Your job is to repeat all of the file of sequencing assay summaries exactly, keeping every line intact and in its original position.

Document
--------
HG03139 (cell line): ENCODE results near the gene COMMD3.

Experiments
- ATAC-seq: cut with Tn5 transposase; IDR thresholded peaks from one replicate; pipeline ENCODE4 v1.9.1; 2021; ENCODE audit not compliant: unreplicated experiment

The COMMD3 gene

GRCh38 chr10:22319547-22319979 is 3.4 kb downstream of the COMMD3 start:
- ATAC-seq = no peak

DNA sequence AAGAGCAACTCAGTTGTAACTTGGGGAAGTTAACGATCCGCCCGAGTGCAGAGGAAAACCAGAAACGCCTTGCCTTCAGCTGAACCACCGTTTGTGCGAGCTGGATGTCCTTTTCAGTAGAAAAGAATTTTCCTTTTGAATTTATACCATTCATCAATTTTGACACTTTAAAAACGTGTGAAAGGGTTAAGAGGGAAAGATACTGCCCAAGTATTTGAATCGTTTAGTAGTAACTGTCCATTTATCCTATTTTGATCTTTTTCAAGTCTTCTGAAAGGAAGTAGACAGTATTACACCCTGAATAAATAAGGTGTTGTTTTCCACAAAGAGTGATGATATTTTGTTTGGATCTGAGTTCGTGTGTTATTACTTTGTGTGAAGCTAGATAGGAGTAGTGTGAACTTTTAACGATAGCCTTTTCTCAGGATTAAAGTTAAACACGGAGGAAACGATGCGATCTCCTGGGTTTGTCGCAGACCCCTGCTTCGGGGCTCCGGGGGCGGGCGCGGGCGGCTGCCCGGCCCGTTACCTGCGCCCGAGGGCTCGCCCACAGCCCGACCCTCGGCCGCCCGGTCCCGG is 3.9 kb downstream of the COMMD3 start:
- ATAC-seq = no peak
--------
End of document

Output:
HG03139 (cell line): ENCODE results near the gene COMMD3.

Experiments
- ATAC-seq: cut with Tn5 transposase; IDR thresholded peaks from one replicate; pipeline ENCODE4 v1.9.1; 2021; ENCODE audit not compliant: unreplicated experiment

The COMMD3 gene

GRCh38 chr10:22319547-22319979 is 3.4 kb downstream of the COMMD3 start:
- ATAC-seq = no peak

DNA sequence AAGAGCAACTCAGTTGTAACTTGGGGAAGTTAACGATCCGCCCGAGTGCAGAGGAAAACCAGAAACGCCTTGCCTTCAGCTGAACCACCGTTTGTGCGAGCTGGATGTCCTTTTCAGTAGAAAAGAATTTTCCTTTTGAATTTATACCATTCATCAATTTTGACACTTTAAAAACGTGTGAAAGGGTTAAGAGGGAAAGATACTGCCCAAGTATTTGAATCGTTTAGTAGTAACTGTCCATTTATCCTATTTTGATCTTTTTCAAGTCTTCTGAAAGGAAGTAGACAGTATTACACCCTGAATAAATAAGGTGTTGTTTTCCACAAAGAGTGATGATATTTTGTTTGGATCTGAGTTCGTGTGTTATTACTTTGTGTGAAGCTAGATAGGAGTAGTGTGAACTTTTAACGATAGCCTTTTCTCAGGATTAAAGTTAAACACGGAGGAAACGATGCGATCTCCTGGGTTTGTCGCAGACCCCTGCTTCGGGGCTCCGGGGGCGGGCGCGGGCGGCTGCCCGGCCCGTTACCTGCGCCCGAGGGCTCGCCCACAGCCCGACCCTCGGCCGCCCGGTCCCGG is 3.9 kb downstream of the COMMD3 start:
- ATAC-seq = no peak